Like her other purpose-driven extracurricular ventures—House of LR&C (Love, Respect, and Care), which the star founded with husband Russell Wilson and entrepreneur Christine Day, and its in-house ready-to-wear brand LITA (Love Is The Answer)—Ciara is launching a skincare brand, OAM (On a Mission) that further drives the notion that love is at the root of everything, even skin.
Welcome to Artist Spotlight #96 series on my blog.
How you view yourself in your most natural state sets the tone for how to speak to yourself and the level of confidence you radiate when you step out into the world. For a moment, the red carpet darling struggled with accepting her bare face, so she challenged herself to forgo makeup when necessary.
“When I was younger, I used to think that I needed to have a full face of makeup to love my most beautiful self. As I got older, I told myself I’m not going to allow myself to feel like I have to have makeup on all these different enhancements to feel beautiful and confident,” Ciara says. She admits she frequently used body wash and body lotion on her face, and dabbled in microdermabrasion occasionally. Despite efforts from her makeup artist, Yolonda Frederick, who serves on the OAM advisory board and suggested the singer start using eye creams (“I didn’t believe they actually worked”), it wasn’t until OAM’s inception that Ciara realized the power of a simple skincare routine, effective ingredients, and reliable skin experts.
It’s that three-pronged approach that OAM is based on. Two years in the making, OAM’s aim is to simplify your skincare routine with clinical-level formulas that make maintaining healthy skin less intimidating.
“When I talk about being on a mission to make clinical skincare simple, the idea is a simple, one-two step process is all that you need. We’re not going to overcomplicate things. Because honestly, when you go into the skincare stores, it is overwhelming. Where do I start?” she says. With the Vitamin C Hydrating Cleanser, of course. About 10 minutes into the interview, Ciara reaches for the interviewer’s hand to give an impromptu demonstration of the entire OAM regimen, starting with step one. Each bottle is designed with a numbering system (in the shape of a C) to help guide the consumer through the routine.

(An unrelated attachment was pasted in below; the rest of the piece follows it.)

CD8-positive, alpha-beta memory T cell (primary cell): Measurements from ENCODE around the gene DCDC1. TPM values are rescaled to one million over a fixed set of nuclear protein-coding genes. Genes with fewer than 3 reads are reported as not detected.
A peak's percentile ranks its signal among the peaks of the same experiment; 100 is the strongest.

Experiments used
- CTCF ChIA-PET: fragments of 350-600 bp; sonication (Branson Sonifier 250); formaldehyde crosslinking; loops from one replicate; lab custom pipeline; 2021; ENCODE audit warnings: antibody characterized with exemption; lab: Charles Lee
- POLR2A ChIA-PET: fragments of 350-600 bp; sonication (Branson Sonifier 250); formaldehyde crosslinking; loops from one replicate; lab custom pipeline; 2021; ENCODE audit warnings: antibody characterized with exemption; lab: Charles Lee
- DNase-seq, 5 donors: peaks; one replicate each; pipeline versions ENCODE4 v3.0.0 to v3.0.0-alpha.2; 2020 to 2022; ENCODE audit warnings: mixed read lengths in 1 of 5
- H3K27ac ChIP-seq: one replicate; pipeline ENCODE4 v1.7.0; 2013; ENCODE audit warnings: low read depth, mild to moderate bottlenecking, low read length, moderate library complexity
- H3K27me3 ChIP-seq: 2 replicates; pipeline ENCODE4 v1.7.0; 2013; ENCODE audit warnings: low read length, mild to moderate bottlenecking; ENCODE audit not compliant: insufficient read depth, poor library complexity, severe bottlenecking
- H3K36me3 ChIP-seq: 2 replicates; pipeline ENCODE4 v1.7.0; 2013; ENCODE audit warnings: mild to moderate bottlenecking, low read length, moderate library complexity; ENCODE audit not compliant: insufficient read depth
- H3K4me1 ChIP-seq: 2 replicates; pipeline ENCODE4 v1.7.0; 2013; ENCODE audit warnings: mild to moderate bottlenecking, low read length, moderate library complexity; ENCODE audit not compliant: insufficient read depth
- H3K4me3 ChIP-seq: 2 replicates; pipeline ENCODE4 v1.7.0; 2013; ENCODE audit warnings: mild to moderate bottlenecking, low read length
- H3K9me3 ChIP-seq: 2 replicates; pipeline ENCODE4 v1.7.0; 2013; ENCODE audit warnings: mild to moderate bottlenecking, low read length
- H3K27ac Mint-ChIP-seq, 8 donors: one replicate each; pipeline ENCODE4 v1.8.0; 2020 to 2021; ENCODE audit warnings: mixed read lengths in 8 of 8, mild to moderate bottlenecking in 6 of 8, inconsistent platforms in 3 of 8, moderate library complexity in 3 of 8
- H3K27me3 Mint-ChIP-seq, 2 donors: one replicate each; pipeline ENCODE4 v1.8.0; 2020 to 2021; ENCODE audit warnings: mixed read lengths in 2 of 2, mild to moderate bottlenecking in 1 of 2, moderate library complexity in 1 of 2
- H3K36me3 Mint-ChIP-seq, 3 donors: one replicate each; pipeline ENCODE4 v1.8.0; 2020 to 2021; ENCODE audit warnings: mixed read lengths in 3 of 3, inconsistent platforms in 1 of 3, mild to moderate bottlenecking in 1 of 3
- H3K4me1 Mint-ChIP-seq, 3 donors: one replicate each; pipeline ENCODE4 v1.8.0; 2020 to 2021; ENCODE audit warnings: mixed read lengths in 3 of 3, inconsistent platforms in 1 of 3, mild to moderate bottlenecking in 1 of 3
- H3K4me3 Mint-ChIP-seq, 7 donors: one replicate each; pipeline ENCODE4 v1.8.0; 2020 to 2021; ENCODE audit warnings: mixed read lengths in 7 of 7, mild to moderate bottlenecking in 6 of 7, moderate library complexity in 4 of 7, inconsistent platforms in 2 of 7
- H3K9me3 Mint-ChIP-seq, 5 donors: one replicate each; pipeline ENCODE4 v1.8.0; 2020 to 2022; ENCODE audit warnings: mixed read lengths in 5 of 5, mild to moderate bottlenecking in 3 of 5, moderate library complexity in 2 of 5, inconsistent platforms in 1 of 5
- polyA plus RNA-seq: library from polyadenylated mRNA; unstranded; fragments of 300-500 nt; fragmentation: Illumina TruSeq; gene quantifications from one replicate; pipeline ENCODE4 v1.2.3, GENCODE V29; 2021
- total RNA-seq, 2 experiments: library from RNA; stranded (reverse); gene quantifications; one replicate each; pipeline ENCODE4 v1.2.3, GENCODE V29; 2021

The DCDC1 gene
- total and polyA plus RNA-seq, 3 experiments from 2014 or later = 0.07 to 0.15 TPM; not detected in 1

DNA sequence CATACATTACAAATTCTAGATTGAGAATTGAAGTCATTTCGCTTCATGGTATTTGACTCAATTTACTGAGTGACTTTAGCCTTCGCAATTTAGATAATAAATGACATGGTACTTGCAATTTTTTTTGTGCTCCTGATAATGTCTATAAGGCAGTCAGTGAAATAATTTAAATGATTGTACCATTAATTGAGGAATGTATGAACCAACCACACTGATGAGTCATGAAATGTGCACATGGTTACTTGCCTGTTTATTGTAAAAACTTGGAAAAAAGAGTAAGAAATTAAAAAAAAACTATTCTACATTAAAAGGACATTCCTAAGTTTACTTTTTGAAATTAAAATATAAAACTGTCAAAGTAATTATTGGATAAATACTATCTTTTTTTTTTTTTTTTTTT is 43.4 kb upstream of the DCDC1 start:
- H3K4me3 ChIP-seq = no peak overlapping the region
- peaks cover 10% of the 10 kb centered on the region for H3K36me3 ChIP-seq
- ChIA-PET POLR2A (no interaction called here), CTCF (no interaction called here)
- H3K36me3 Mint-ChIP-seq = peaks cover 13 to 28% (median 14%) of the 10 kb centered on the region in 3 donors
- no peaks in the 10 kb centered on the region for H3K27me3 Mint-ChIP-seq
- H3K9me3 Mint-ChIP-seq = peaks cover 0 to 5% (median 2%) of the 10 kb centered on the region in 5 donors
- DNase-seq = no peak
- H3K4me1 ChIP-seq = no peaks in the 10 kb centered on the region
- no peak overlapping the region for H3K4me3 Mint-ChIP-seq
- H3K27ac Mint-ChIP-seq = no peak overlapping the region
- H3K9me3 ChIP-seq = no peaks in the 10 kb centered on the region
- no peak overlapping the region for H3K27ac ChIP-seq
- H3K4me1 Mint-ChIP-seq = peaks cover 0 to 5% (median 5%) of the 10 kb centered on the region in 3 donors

“The cleanser gets your makeup off really good, in one wash. If you have on eyeliner, that’s a little more tricky,” she warns. She’s correct; the rich foaming lather of the cleanser is a godsend for folks who typically wear more sheer foundation formulas or powders. Thicker formulas will need the assistance of cleansing oil, followed by the Vitamin C Hydrated Cleanser, which doesn’t leave your skin feeling stripped of its nutrients.
“I wanted a line that tells me the key things that I need for my skin to be radiant, to have that glow up, to be as smooth and even as possible, and to eliminate the dark circles and the lines,” she says. Enter: Vitamin C Brightening Pads. Designed to be the second step in the routine, these pads are lightly doused with OAM’s signature Tri-C Pro-Peptide Complex, which contains a mixture of peptides and three different forms of vitamin C, along with other active ingredients (like ascorbic acid in the Vitamin C Serum—step three). The potent use of vitamin C isn’t just a clever spin on the singer’s first initial.
“Our bodies don’t produce vitamin C, so I wanted to create products with very unique, very special forms of vitamin C. The way it performs in our products is different. With the Tri-C Pro-Peptide Complex in all of the products, it releases vitamin C in micro doses throughout the day so your skin’s not getting irritated with the amount of vitamin C that it’s receiving. I call these the liquid gold for the face because it really is game-changing,” she explains. Don’t be intimidated by all this vitamin C talk—OAM is safe for sensitive skin. Ciara sampled the range throughout the pandemic and even during her pregnancy with her youngest child, Win. “More than anything, this stuff works. I literally was building up my line when I was pregnant in the pandemic, and that was the most sensitive skin I possibly ever had,” she says.
The singer speaks of the products’ ingredients and benefits with the knowledge of a student who’s never missed a day of class. It’s a testament to the board of trusted skin experts she personally selected to help her along this journey. Ciara, along with board-certified Dr. Tiffany Libby, former Sally Beauty VP of Digital Strategy and Innovation JC Johnson, celebrity makeup artist Yolonda Frederick, and a cosmetic chemist named Maha, married their respective passions to produce a line that’s not only backed by experts, but also addresses the concerns of women of color.
Ciara admits she’s well aware of celebrity brand fatigue, but what sets OAM apart, she says, is that commitment to women of color.
“When I was preparing to launch, I had no idea there were that many celebrity skincare lines. But what I also realized is that there are only a few women of color skincare brands in this space. And for me, being a woman of color, I thought hopefully I can be a part of that great space where you’ll see more women of color-led brands. I don’t think that one person has to be doing it and only one person can win,” she adds.
OAM’s range is priced between $28 to $62 for single products, with the option to buy the complete bundle for $160, available now on oamskin.com.